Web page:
A nonprofit focused on improving health care in Nevada released its third annual report card for the state on Wednesday.
The Silver State received a D overall, the same as each of the past two years.
The nonprofit, Nevada Medical Center, gathers and analyzes data to provide to lawmakers, hospitals and community leaders to help identify problems in care and find solutions, President Julie Murray said.
“You can’t fix what you can’t measure,” Murray said.
Despite some gains, Nevada still falls below the national average in key areas, said Jeremy Aguero, principal analyst with Applied Analysis, which crunched the numbers.
Here are some of the key grades and findings from the center’s research:
— Access to health care: D, same as last year
Low numbers of medical care providers compared to other parts of the U.S. contribute to the low rating. However, the numbers of physicians and other providers offering primary care have risen since last year’s report card.
— Chronic diseases: C, same as last year
In Nevada, the leading causes of death are heart disease, cancer and lower respiratory disease. Nevada has the seventh-highest heart disease mortality rate in the U.S. On a positive note, Nevada has the seventh-lowest mortality rate for diabetes.
— Oral health: C, a new category
Nearly 74 percent of Nevadans are served by municipal water systems that are fluoridated, a proven measure for reducing cavities in teeth. But only 60 percent of Nevada adults visited a dentist in 2016.
— Nutrition and activity: C, down from last year’s B
“Nevada’s child obesity rate increased from 12.2 percent in 2016 to 14 percent in 2016, double the rate of the increase nationwide,” according to the findings.
— Substance abuse: D, down from last year’s C
Nevada’s grade declined “following increased usage of numerous drugs including marijuana,” the report card states. “Marijuana usage rates rose from 13.1% to 16.8%, likely related to Nevada’s legalization of the substance in 2017.”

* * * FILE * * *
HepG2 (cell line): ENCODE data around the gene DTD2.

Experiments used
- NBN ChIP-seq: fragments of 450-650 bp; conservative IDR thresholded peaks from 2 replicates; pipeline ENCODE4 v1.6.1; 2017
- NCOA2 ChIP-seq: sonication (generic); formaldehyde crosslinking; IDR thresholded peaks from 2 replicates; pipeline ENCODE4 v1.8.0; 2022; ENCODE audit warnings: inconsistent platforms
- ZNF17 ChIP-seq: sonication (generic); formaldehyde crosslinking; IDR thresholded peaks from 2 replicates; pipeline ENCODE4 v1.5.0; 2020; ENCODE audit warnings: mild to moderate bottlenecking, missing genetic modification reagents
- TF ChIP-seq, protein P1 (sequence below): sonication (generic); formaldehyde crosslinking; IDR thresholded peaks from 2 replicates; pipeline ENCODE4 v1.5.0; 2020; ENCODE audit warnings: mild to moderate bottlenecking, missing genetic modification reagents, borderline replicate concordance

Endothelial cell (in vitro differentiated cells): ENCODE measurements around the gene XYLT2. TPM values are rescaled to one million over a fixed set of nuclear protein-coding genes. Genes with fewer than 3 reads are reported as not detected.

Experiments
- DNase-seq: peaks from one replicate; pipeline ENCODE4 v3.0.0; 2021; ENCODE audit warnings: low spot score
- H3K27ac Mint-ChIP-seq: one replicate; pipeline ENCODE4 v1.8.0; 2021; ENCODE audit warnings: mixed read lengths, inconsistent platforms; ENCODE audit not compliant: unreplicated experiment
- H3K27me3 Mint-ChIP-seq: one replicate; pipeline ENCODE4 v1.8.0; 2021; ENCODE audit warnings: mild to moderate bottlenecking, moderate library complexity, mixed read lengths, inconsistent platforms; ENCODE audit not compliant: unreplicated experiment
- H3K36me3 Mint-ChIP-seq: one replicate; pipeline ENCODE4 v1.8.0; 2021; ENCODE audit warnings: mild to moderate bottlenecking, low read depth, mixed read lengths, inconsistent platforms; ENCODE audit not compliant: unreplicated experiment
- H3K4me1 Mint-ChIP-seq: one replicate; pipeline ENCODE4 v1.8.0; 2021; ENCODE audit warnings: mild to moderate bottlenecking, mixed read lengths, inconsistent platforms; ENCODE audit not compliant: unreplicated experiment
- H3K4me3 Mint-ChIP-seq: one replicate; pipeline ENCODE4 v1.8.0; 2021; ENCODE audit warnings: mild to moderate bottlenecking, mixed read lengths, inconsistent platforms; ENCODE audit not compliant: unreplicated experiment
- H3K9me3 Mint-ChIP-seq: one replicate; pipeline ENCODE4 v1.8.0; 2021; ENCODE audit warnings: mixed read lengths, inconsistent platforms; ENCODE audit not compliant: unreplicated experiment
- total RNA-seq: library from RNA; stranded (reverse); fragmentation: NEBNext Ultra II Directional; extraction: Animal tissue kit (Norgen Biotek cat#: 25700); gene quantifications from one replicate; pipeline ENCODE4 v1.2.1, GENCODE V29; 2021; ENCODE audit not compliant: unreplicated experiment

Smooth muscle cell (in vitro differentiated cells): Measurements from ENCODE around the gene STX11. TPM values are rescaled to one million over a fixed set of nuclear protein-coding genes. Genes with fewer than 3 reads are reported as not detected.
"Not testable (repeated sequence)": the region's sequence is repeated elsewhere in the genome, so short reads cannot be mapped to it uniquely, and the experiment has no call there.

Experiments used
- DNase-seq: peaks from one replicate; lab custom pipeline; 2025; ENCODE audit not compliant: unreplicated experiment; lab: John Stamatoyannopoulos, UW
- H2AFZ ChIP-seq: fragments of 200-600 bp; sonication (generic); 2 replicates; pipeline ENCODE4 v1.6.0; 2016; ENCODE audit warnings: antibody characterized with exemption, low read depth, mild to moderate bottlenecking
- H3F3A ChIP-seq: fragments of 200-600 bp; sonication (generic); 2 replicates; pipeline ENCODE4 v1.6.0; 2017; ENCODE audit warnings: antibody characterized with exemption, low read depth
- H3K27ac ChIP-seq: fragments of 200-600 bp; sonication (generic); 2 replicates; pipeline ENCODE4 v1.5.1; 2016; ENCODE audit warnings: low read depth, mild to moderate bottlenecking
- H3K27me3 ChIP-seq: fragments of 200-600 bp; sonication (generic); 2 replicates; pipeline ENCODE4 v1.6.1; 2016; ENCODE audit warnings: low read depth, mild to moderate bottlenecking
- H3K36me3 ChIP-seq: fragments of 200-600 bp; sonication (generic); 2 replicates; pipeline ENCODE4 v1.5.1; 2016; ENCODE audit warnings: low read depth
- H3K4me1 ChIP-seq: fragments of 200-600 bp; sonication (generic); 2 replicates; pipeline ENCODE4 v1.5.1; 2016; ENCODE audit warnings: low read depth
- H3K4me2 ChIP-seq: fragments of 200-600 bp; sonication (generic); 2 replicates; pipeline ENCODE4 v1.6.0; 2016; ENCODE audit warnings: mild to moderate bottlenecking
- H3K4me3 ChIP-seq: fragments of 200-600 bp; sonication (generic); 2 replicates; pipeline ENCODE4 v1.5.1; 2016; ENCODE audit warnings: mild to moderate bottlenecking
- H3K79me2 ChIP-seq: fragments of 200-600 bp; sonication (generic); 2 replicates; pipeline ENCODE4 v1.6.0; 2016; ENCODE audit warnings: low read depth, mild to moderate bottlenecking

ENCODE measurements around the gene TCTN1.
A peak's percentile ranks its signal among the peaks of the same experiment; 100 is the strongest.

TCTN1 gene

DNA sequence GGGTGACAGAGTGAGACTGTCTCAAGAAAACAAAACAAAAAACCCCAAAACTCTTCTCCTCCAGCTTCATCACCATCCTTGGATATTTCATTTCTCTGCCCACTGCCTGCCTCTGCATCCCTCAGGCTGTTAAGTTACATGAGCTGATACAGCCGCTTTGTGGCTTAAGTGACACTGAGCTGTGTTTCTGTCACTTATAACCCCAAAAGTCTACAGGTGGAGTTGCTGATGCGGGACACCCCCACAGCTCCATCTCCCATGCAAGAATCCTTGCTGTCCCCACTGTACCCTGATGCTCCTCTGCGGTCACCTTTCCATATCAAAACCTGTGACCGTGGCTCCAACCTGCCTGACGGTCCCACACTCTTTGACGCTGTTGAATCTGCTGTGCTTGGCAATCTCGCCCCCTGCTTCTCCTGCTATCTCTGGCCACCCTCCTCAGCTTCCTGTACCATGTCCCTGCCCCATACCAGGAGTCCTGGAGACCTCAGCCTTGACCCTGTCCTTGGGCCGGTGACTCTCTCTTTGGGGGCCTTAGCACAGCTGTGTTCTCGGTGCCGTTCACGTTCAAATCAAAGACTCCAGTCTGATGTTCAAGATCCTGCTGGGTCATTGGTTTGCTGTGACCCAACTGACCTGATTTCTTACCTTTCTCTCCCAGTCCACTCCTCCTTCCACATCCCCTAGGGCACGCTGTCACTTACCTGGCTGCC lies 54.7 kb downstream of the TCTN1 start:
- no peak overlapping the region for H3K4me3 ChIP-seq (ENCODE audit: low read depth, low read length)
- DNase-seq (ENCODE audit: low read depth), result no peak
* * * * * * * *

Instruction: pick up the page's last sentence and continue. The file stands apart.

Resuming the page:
“Nevada earns its worst grades for substance abuse among youth,” according to the research. It ranked 50th in the nation for “youth with an illicit drug use disorder” and 43rd for “youth with an alcohol use disorder.”
— Mental health: C, same as last year
“Nevada received F grades for categories that involve youth, including the prevalence of mental illness among youth and the proportion of youth experiencing a severe depressive episode,” the report card states. However, depression among the Medicare population was comparatively low.
“While 15.6 percent of Nevada adults report having depression, well below the U.S. average of 20 percent, Nevada’s suicide rate is 20.3 per 100,000 residents compared to just 14 percent for the U.S. overall.”
— Infectious diseases, D, same as last year
“Hepatitis A, B and C rates have been relatively stable for the past five years throughout the United States and Nevada,” the report card states. However, Nevada had the highest syphilis rate out of the 50 states in 2017.
For more information on Nevada Medical Center or to view the report card, visit nvmedicalcenter.org.